A few years ago I was asked a fascinating question by a sixth grader in a PSR class. After talking to the class about whatever the main topic topic was I had some time to kill, so I was encouraging them to ask me anything, absolutely anything about any topic. After they started to loosen up and speak a little more freely this one boy raised his hand and asked this question with excitement and curiosity: “Is there anyway to not die?”
Now my first slightly sarcastic and unspoken reply was something along the lines of, “well you’re in luck because eternal life happens to be a major theme of Christianity.” But in all seriousness this boy wasn’t asking about that, he wasn’t asking about resurrection. Listen to his question, “Is there anyway to not die?” We believe that through Jesus Christ we have life after death but this boy was asking if there was another option, maybe we could just not die in the first place? I don’t know if he realizes it but there are companies and futurists who are working towards making that possible. Calico is a company, for example, that was started by Google with the goal of ending aging. Personally I’m not getting my hopes up for a 200th birthday myself, but it’s admirable for scientists to strive at making our lives better, healthier, and maybe even longer.
That said… what is resurrection? What is it that we hope and belief in, that we profess as our faith? This life can be a wonderful thing at times but it is also broken. We have times that we weep, that we hunger, that we know poverty and the hatred of others. The promise of resurrection and life eternal is not only that we will still be alive, be breathing and thinking and experiencing… but also that this brokenness will be gone as well. Think about it, would you actually want to not die and live a thousand years? There’s an intriguing appeal to the idea, I get it… but this life is hard. Ask yourself that question again but add a couple zero’s to the years you have left until retirement. Resurrection is so much more. Resurrection is having life in a way that it was originally meant to be before sin entered into the world, a paradise of peace and fulfillment that this world, this current life will never be able to offer.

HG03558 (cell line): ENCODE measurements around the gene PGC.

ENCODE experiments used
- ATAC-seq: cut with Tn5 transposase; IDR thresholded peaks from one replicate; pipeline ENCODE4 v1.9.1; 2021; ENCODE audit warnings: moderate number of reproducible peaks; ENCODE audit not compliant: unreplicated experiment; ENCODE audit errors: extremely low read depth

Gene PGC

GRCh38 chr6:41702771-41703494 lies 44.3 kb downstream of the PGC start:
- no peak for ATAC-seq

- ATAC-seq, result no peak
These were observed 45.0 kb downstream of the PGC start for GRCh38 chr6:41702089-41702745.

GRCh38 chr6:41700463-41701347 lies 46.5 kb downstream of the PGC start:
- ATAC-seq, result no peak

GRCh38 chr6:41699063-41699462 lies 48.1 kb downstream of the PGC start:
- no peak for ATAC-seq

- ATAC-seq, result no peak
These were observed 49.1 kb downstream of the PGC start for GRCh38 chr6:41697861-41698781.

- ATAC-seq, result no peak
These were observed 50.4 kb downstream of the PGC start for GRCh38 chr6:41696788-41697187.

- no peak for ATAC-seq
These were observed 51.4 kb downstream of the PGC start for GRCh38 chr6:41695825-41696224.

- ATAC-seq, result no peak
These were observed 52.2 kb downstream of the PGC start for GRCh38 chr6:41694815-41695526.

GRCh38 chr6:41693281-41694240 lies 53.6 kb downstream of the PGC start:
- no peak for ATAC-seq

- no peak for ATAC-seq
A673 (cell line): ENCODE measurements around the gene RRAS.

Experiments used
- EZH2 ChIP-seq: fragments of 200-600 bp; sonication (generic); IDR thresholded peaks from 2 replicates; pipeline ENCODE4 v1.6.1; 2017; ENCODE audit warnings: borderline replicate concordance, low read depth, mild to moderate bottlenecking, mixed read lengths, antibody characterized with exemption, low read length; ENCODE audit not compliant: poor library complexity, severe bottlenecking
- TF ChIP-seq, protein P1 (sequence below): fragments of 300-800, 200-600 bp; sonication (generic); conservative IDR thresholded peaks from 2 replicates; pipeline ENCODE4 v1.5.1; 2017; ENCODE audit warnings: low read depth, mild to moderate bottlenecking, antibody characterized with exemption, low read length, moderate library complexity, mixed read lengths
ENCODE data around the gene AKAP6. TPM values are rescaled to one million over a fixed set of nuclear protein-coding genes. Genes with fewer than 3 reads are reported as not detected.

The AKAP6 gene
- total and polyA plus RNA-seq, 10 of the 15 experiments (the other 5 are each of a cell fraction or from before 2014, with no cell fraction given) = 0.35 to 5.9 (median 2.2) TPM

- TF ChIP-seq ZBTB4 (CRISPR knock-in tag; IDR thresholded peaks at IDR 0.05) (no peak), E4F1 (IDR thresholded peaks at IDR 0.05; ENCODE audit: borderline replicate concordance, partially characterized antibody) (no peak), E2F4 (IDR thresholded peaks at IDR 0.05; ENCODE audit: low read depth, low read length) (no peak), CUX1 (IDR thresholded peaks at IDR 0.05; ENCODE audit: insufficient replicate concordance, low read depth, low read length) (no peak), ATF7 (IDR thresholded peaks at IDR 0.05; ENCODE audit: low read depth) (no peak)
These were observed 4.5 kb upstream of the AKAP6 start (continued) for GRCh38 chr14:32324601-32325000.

The message today is to not have your hopes revolve around this life. The first reading said that those who trust in humans and the strength of flesh turn away from God and are like a barren bush in a desert wasteland, while those who trust in the Lord are like a tree planted next to a stream. In the gospel, Jesus gave us the beatitudes and said those those who experience brokenness in this life will find themselves healed but those who have given themselves over to this life are going to be lost. And it all comes to the point that St. Paul made: if there is no resurrection, if Christ has not been raised from the dead, then our faith is in vain and we are stuck in this imperfect world and the brokenness of sin.
So as best as you can enjoy your life in this world and make it better. But don’t be deceived by it. It doesn’t matter how long it is and how good you make it… we hope for something better that only God can give. Listen to the longing for something more, that world never fulfills, that each of hearts has.
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Homilies are meant to be heard, not read… and part of the Eucharistic liturgy, not words that stand alone. Please remember that no homily is written with this blog in mind.